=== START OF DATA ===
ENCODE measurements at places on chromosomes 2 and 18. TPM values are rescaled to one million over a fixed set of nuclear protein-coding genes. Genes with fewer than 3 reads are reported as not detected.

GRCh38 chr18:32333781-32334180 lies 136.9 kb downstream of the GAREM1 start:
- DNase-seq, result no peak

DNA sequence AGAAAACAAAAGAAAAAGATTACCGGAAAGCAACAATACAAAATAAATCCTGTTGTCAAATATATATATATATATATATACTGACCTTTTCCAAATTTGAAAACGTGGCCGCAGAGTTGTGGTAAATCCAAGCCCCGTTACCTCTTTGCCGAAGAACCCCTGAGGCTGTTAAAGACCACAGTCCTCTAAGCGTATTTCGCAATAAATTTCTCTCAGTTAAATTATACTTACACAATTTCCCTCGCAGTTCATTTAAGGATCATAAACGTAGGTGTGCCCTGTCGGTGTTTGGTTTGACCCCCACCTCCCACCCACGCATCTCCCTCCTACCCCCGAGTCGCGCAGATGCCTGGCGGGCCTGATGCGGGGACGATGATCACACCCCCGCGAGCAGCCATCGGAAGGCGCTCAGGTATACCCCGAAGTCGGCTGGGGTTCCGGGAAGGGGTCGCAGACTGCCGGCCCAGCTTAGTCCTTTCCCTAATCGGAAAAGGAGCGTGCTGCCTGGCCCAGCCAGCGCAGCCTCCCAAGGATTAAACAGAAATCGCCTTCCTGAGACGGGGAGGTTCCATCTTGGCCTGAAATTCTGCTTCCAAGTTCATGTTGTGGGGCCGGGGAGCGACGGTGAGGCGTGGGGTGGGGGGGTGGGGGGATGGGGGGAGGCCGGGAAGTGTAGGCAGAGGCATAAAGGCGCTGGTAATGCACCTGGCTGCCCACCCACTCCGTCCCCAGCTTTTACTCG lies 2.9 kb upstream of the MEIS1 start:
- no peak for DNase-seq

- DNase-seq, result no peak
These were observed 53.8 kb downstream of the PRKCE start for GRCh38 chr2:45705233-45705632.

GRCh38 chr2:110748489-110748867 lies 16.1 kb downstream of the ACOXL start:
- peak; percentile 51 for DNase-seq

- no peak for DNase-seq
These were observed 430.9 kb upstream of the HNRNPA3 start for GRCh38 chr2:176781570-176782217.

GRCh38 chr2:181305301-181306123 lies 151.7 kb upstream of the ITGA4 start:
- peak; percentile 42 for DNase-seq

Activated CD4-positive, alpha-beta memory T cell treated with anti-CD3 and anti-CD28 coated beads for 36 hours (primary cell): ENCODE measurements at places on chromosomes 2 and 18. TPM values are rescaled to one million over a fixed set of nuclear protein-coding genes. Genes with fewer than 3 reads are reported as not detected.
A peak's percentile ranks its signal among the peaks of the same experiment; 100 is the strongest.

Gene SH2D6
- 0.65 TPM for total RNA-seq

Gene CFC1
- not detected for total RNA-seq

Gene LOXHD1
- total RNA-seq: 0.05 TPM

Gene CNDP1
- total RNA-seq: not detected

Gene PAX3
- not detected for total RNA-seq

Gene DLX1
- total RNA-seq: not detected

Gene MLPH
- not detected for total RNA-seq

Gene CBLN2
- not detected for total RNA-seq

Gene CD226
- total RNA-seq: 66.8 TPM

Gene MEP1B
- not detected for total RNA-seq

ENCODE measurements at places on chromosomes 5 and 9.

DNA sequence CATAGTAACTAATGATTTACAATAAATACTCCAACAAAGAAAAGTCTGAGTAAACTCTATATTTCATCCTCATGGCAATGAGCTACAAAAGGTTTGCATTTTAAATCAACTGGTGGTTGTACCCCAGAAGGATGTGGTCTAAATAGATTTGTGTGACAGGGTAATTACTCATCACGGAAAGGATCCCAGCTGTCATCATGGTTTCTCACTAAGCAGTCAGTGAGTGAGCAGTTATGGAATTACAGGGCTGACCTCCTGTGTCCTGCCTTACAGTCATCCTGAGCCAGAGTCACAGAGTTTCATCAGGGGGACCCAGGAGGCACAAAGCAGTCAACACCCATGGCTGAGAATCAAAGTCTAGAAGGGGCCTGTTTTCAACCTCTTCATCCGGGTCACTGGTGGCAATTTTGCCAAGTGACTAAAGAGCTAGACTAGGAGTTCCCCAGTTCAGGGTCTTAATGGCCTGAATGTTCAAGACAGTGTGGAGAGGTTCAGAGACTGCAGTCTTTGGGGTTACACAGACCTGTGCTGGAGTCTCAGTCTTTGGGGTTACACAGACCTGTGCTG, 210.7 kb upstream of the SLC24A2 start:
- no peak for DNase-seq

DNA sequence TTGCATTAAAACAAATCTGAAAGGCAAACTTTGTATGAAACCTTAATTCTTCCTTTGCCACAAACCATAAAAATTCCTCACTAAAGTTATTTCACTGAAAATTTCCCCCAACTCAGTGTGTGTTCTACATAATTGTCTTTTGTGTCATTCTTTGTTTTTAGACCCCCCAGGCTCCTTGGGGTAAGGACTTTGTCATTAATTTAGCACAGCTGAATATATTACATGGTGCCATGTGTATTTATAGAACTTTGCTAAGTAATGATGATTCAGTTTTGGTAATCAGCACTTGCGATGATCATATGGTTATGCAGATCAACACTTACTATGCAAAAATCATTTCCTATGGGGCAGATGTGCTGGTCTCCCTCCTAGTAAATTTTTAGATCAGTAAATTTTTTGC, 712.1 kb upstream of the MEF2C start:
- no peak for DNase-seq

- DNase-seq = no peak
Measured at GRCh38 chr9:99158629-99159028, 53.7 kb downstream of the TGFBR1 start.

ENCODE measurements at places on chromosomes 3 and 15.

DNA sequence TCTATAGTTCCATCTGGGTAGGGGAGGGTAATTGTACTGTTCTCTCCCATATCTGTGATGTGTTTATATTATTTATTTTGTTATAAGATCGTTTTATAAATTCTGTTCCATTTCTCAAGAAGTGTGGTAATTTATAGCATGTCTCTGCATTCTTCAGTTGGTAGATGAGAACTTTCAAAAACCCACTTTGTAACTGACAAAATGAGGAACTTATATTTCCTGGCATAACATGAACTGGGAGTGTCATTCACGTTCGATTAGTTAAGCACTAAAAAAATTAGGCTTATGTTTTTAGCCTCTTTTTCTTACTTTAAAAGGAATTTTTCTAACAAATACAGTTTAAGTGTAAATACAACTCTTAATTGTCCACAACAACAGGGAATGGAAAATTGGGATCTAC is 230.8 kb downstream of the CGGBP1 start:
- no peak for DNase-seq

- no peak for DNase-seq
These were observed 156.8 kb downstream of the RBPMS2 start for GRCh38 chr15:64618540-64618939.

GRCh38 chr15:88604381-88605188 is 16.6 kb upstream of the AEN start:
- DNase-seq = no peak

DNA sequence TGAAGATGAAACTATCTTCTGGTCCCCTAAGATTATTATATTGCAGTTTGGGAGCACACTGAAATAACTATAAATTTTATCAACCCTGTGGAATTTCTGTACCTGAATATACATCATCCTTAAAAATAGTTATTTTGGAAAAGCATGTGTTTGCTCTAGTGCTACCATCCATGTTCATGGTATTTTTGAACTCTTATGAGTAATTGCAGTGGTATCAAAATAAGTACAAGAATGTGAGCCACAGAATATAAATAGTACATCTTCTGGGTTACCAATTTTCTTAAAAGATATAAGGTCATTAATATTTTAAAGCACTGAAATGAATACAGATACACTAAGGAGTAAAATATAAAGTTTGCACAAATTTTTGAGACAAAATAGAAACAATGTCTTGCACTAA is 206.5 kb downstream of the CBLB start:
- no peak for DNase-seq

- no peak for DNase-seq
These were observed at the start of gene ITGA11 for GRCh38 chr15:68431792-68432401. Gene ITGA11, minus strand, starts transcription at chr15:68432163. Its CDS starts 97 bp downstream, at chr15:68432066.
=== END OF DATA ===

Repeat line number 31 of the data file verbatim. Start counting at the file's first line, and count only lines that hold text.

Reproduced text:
- not detected for total RNA-seq